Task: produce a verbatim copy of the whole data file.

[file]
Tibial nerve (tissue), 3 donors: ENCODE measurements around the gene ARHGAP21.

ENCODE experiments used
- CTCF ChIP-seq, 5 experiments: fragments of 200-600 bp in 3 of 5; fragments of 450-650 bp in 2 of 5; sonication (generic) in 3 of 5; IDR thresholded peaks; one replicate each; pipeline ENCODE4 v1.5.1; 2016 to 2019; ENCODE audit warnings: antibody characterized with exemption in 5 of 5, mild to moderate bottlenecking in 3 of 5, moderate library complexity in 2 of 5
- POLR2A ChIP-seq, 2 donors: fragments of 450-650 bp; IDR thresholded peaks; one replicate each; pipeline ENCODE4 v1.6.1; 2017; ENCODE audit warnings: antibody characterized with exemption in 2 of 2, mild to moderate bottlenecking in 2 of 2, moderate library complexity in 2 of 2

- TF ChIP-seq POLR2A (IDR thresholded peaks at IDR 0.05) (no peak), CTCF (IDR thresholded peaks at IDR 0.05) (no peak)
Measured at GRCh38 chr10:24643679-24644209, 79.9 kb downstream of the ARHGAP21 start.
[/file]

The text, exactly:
Tibial nerve (tissue), 3 donors: ENCODE measurements around the gene ARHGAP21.

ENCODE experiments used
- CTCF ChIP-seq, 5 experiments: fragments of 200-600 bp in 3 of 5; fragments of 450-650 bp in 2 of 5; sonication (generic) in 3 of 5; IDR thresholded peaks; one replicate each; pipeline ENCODE4 v1.5.1; 2016 to 2019; ENCODE audit warnings: antibody characterized with exemption in 5 of 5, mild to moderate bottlenecking in 3 of 5, moderate library complexity in 2 of 5
- POLR2A ChIP-seq, 2 donors: fragments of 450-650 bp; IDR thresholded peaks; one replicate each; pipeline ENCODE4 v1.6.1; 2017; ENCODE audit warnings: antibody characterized with exemption in 2 of 2, mild to moderate bottlenecking in 2 of 2, moderate library complexity in 2 of 2

- TF ChIP-seq POLR2A (IDR thresholded peaks at IDR 0.05) (no peak), CTCF (IDR thresholded peaks at IDR 0.05) (no peak)
Measured at GRCh38 chr10:24643679-24644209, 79.9 kb downstream of the ARHGAP21 start.